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Jetty, Micro Services and re-shaping things.

Last week, the Java part of our system went productive after a major runtime update – and it did so not on top of the Glassfish application server we’ve been using so far but rather re-structured into multiple modules embedding a current version of Eclipse Jetty. This is a fairly large change and quite a step, still sort of a work in progress and, after all, once again something worth writing a bit more about…

Stage 1: Loads of Tomcats

In 2004, we started out using external tools outside our legacy document management system in order to do things the DMS and its embedded development tooling wasn’t capable of doing in an acceptable way. I have been ranting about these things prety often around here so I won’t bother going into details about that – in the end, it suffices to say in 2004 technical decision was to not stop anymore where tooling ends but rather try choosing the tool that allows for providing a good technical solution to business problems, too. In several ways, this approach of trying to overcome boundaries of given platforms, choose good solutions (mostly from open-source environment) and integrate or build upon them is something that has proven to be a good thing more than once, and something that has become an important part of our day-to-day operations.

Our first external tool implementations were done using Perl, until we eventually switched to Java. Initially this happened after being required to build a client to a remote SOAP web service using DIME attachments for large file transfer: We simply hit a wall with the Perl tools at hand and figured out that solving the same problem in Java on top of Apache Axis took less than a week – including learning curve for working with the development and build environment which is anything but trivial using Java, Java EE web stack and an IDE such as Eclipse.

Subsequently we chose to do more using Java and, at some point, got a running environment consisting of several Java EE web applications running in Apache Tomcat servlet containers, embedding Spring for wiring and infrastructure (which I really used to love these days back in its early 1.2 version). The architecture tried to resemble the server structure exposed by the DMS simply because, by then, we thought it would be a good idea to not introduce a whole new and different structure for the Java system outside the DMS. So, we were left with…

  • … an application providing a web interface for external customers, running inside a Tomcat container in a demilizarized zone,
  • … several backend modules providing various services on top of the DMS SQL database and document file system, running on two Tomcat installations in the core production LAN,
  • … communication between these structures built on top of Spring Remoting, Hessian and HTTP, supposed to do that sort of remoting transparently without having to hassle much with serialization, deserialization and transports.

This structure has been in use for roughly two years and, generally, worked well. From a runtime point of view, we never really hit a wall (leaving aside continuous learning curve in administering Tomcat, in optimizing the build process – in example by replacing an all-internal Eclipse build / dependency management with maven and things like that). However, during these two years, we gained experiences with the platform and also learnt to see some of the shortcomings of our architecture.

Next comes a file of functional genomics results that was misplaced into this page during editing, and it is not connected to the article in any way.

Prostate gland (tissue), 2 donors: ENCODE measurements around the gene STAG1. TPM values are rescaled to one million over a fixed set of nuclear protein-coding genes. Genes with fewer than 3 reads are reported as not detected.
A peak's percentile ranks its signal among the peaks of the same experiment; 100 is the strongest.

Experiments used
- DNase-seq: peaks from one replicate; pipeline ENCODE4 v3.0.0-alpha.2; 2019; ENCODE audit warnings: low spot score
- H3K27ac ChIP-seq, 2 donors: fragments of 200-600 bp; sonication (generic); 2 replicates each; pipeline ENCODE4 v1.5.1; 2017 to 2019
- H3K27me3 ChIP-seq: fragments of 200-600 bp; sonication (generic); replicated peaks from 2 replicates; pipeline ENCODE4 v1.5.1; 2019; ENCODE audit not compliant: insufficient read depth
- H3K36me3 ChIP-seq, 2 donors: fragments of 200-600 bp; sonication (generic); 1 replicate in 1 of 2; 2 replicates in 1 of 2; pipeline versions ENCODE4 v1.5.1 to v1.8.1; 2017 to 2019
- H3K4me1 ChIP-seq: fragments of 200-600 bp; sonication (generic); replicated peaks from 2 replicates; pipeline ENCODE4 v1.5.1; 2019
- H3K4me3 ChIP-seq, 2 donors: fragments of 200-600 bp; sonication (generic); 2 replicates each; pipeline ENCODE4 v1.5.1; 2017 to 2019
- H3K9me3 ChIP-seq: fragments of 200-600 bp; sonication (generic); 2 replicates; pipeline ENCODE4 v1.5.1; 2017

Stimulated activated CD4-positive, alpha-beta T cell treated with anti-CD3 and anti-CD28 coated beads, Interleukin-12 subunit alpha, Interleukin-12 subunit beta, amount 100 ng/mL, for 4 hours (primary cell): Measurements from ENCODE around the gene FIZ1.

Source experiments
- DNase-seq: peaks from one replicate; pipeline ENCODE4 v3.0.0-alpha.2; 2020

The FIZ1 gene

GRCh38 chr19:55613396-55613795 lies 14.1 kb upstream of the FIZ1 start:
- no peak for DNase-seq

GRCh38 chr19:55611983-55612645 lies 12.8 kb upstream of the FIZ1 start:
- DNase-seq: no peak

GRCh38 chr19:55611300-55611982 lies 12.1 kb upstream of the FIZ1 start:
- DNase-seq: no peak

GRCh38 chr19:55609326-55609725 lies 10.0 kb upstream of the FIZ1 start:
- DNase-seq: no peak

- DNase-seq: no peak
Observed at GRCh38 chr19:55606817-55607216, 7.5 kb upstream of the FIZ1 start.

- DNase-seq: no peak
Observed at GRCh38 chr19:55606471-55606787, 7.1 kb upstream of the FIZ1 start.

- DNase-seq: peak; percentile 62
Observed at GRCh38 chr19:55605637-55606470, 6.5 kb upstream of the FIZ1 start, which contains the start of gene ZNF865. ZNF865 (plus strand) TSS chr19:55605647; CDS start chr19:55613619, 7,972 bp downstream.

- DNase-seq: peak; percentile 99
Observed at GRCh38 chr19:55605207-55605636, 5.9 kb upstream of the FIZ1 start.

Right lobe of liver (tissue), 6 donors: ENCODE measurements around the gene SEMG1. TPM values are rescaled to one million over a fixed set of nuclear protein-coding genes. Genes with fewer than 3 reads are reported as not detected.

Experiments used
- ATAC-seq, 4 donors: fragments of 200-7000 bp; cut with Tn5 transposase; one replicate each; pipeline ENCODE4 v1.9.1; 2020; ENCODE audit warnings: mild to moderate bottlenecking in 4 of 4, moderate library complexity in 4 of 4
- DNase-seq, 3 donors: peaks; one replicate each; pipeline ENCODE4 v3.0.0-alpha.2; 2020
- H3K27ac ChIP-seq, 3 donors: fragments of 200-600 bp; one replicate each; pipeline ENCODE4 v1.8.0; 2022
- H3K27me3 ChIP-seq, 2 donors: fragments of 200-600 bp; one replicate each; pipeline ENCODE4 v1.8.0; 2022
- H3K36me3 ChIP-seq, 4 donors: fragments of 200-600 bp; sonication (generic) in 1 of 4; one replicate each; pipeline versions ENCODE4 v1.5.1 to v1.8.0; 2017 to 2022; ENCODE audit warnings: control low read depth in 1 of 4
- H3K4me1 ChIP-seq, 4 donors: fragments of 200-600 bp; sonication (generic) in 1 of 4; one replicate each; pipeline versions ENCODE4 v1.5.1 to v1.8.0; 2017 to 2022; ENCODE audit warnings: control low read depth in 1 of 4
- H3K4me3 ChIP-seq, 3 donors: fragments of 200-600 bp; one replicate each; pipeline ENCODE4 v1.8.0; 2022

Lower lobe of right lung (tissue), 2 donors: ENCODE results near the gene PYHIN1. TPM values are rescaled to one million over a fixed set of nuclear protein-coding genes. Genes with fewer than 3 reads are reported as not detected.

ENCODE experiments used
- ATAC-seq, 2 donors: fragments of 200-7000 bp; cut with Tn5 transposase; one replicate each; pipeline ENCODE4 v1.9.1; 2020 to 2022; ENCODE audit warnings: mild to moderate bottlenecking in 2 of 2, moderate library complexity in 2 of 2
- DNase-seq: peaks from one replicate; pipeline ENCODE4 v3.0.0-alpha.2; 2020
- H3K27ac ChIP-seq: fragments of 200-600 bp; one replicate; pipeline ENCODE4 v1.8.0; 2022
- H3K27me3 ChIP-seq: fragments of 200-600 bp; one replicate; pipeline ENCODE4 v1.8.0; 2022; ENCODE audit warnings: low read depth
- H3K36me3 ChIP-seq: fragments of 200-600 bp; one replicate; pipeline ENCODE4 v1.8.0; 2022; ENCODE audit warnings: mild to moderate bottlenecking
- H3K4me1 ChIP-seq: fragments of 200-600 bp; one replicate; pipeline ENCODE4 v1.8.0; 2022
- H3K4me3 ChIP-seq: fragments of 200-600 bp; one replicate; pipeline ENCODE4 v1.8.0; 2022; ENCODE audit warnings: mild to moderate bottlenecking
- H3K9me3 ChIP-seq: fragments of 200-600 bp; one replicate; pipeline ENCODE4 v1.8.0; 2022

First and foremost, the idea to get all the things into separated application modules was caused by the desire to have different logical and loosely coupled parts of the system that might be developed, operated and, built, deployed without being forced to bring down and restart the whole application all the time. This definitely was and is a meaningful idea. What we got, however, was a hurd of Tomcat servers that needed care, feeding, administration and updates. At this time, affordable and performant server virtualization wasn’t something on our list, so we operated Tomcats on a bunch of physical machines, and then and now experienced the structure lock up or go down simply because one of these machines failed in this way or the other (which happened, then and now).

The other thing which, looking back, is blatantly obvious: The applications were everything but loosely coupled – way worse: We ended up with a bunch of Java / Spring web application modules communicating each other via HTTP and Hessian, and the very moment one of these modules was redeployed or even restarted, everything else would fail in a particularly obscure way at least for the time the one module being down. Still obvious yet way worse: Doing Hessian and Spring Remoting, you end up with a bunch of API classes that are part of each of these applications, and the very moment one of these API classes changes, you end up with redeploying all of your modules anyway in order to avoid the usual exceptions you run into in case of class version conflicts.

Stage 2: The Big Server

So, at some point, given that operation got more and more fragile and development / deployment in this infrastructure considerably slowed down, we tried to find solution to compensate for that. The first and possibly most obvious idea: Let’s ditch all the hurd of servers and dump all the applications into one big container. Right then, in 2007, Glassfish v2 was just released. At this time we already had done some peeking into what Java EE technology has to offer, found many of these things interesting possible solutions to our problems and, consequently, decided to move all the applications together into one Glassfish domain. To cut things short, this happened in less than two weeks. Our applications didn’t require much change for that initially, and most of the time actually was spent on runtime aspects such as correctly getting the Glassfish configured for our environment, including the Apache reverse proxy / front controller, the database and filesystem backend and so on.